Tuesday, March 06, 2007


After eating at so many fusion restaurants in México, I thought I'd mention some of the more interesting ones around here. In Monterrey, of course, many restaurants were incidentally fusion in that, sometimes somewhat accidentally, they were Japanese or Korean or Italian fused with Mexican stuff. To be fair, this way of looking at things should probably include all the food I eat in the US, also somewhat mix-bred, but like any other type of accent, I don't taste my own unless it's very obvious. I've been thinking about this since we ate out last night. Two years ago, there were two fusion-type restaurants that we really enjoyed. One was straight-up: Thai Roma* was just what its name advertises: a fusion of Thai and Italian. I was pleased with many of the bizarre noodle dishes mutated from these parents, but it was the healthily fried parmesan spring rolls that kept me coming back. On the other end of the spectrum was the fabulously low-rent Trio Restaurant* in the Shaw/ New U neighborhood, which was a fusion of greasy-spoon diner and whatever they were trying-out in their kitchen that day. The menu did not so much consist of mutated dishes as it was itself mutated: beside the burgers and Oreo shakes were often chicken kormas and spanikopita. Last night we went to the least fused of all inspired fusion restaurants: the New Moon Restaurant down the block from our complex. While it boasts El Salvadorian slash Mexican slash Chinese food, these are all so segregated as to come on separate menus. We ate Latin food: Central American pupusas, huevos rancheros, fried plantains with black beans and sour cream. But shuffle the menus and the possible odd combinations are myriad: steamed dumplings and burritos, General Tso's Chicken and nachos. Nice. [Cavin]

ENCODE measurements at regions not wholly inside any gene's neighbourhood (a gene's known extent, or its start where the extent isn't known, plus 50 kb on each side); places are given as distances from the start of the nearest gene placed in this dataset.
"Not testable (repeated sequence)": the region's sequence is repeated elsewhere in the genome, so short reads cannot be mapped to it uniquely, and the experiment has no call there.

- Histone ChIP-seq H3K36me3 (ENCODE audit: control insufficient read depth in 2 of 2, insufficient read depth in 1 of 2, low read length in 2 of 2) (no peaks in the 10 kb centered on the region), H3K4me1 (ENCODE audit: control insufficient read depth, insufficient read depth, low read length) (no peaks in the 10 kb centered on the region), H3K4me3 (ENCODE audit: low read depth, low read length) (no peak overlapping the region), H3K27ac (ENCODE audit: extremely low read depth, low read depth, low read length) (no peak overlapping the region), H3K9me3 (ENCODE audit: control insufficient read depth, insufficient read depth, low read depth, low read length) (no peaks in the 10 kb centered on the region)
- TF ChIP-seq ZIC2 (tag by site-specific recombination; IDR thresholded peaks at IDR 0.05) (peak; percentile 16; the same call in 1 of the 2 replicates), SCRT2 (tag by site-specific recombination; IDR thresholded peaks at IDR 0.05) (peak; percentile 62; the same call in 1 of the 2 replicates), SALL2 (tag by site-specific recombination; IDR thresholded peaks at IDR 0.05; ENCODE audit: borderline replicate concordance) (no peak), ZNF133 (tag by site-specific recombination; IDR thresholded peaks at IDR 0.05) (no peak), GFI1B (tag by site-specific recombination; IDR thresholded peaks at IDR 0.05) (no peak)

Then, a 0 sided conversation ensued...

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